Our very own medical secretary Cheryl Rutt had the opportunity to travel to the Hospital of Hope in Mango, Togo West Africa this January for two weeks to serve as part of a medical mission team. Read her inspiring story below:
In January of this year I had an amazing opportunity to travel to the Hospital of Hope in Mango, Togo West Africa to serve for two weeks as part of a medical mission team. The Hospital of Hope opened its doors in March 2015 to serve the people of Africa in a Christian environment. Chaplains, doctors and nurses care for the physical, emotional and spiritual needs of the patient.
Prior to leaving on the trip, various medical supplies were collected such as infant formula, adult and children’s’ vitamins, various other medications, stethoscopes for the nurses, pen lights for the doctors, wound care supplies, thermometers, needles, and syringes. Thanks to the Lancaster NeuroScience family and other donors we were able to take 25 large suitcases full of supplies for the hospital. Our team was concerned about going through security and customs with all the supplies and the possibility of airport employees in Africa expecting bribes, but fortunately, we had no problems.
While at the Hospital of Hope, we organized medical supply closets and did inventory on medical supplies and medications. Several nurses were assigned to the Women’s Ward in Labor and Delivery. During our two weeks at the hospital, premature twins were delivered, unfortunately one did not survive. Premature births are common due to the high incidents of malaria and poor nutrition. I was assigned to admit patients to the recovery room, monitoring vital signs after surgery and transporting patients to and from their ward to the surgical wing. Interestingly, surgery performed at the hospital is normally done under spinal or local anesthesia. Very rarely do they use general anesthesia. The majority of surgical cases are done by a physician assistant since they do not yet have a full time surgeon. They do have volunteer surgeons who come in periodically for several weeks at a time to do the more difficult cases. Most common types of surgeries done are removal of cancerous tumors, appendectomies, hysterectomies, surgically treating infections in joints and many other orthopedic surgeries. Orthopedic procedures such as setting and casting broken bones, ankle fusions, and shoulder dislocations are common because of the many motorcycle or “moto” accidents in that country.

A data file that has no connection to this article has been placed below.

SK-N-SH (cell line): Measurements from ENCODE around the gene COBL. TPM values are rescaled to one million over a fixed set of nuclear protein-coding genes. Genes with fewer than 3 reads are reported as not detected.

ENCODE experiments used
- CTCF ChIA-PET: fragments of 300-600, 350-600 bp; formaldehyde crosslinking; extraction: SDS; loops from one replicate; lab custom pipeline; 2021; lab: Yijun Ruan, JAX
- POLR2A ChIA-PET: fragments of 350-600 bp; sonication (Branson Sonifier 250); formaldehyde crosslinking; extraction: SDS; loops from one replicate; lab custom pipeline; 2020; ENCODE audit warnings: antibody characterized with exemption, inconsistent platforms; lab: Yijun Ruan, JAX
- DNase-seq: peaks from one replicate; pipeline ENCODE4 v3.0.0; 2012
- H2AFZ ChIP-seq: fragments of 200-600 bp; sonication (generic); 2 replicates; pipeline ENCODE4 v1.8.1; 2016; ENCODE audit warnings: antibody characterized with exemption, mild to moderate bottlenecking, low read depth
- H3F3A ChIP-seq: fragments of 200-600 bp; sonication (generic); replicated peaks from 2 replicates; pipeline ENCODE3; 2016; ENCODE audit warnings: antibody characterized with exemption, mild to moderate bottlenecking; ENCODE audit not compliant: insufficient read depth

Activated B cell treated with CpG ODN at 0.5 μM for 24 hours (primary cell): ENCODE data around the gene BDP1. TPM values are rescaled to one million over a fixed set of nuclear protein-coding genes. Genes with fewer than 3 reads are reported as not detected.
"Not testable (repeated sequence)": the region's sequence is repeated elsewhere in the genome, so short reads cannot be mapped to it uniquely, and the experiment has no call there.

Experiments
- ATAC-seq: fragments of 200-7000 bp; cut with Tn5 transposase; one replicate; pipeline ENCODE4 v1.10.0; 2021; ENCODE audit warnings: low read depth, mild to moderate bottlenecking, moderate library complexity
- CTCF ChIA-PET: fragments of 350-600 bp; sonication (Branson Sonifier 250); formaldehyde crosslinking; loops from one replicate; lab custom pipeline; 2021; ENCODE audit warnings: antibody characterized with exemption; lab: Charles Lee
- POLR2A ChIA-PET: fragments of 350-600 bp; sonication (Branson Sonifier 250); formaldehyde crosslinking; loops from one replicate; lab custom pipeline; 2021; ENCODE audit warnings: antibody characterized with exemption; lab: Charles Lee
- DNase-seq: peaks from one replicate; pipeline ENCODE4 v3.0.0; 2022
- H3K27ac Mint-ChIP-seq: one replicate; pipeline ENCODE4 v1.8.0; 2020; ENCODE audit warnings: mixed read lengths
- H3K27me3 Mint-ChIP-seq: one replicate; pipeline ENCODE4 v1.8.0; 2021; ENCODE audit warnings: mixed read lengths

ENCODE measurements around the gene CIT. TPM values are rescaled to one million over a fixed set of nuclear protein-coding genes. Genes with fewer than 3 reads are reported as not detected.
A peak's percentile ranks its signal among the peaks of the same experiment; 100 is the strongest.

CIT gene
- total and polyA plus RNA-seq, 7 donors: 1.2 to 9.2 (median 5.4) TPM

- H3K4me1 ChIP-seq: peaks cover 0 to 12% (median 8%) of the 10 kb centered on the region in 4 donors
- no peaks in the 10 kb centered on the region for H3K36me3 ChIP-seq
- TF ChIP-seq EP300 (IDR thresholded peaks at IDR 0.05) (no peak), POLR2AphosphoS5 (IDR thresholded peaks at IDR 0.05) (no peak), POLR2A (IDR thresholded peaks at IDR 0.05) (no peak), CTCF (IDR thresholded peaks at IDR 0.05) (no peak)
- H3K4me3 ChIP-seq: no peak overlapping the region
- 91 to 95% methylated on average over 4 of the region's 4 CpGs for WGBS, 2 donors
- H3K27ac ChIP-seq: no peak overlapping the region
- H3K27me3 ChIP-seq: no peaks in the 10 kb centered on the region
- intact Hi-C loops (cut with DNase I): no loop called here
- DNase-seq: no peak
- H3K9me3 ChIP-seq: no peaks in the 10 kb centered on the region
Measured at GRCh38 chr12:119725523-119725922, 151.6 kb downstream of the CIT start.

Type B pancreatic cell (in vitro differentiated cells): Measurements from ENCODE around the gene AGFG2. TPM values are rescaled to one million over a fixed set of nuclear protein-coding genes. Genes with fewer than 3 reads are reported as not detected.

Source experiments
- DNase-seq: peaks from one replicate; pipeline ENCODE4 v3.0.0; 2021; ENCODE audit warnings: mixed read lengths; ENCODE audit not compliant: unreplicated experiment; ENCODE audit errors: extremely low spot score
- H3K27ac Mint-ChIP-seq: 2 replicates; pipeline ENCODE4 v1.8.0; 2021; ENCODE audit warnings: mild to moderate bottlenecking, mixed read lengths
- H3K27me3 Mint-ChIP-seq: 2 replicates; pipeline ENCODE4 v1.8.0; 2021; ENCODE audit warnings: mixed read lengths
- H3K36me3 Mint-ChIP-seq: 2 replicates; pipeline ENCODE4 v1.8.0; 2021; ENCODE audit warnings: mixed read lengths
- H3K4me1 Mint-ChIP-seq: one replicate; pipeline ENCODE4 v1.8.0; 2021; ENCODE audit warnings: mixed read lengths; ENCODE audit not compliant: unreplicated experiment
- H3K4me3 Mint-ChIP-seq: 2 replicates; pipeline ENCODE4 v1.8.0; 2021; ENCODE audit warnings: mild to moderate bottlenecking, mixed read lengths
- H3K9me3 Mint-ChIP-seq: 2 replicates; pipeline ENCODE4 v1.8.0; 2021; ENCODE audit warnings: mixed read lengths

If you are the patient, it is your family’s responsibility to bathe and feed you and take care of your laundry while you are at the hospital. There is an area set aside on the hospital compound for patient’s families to sleep, cook over an open fire and do laundry due to the great distances the people travel to be treated. Patients travel for miles, sometimes days to be seen either in the clinic or to be admitted to the hospital. There is no medical insurance but patients rely on relatives to help pay their medical fees. Patients are charged a nominal fee for medical services, but no one is turned away if unable to pay.
There were several on our team who were non-medical but provided an important service while on the trip. Several men built kitchen cabinets for a missionary family and also built a screen door and a divider of book shelves for a one room school for the missionary children. A kitchen is considered a luxury so normally a table and a shelf serve as a kitchen. The book shelves for the school will divide one large room into two smaller classrooms. Other men on our team helped on the hospital compound farm and harvested bean stalks with local Togolese farmers that will be used to feed farm animals.
We were fortunate to serve in Africa during the cool, dry season as the temperatures were only in the 100-110 degree range. At night the temperature did drop into the 70’s and the local people were bundled up! There was always a warm breeze called the Harmattan. This is a dusty breeze coming from the Sahara desert that blows across the region and filters the sun. Due to the fact that we were close to the equator, day and night were the same length; basically 12 hours of light and 12 hours of darkness. It is dark by 6:15 pm all year.
It is quite interesting that even though there is little medical care, housing is suboptimal, and farms produce little, most everyone has a cell phone, even those who are illiterate. In the middle of the Africa plains there are cell towers!
The interaction between our team and the Togolese people was limited due to the language barrier. The official language is French but everywhere we went there was always a smile and a “Bonjour” to make it an amazing trip.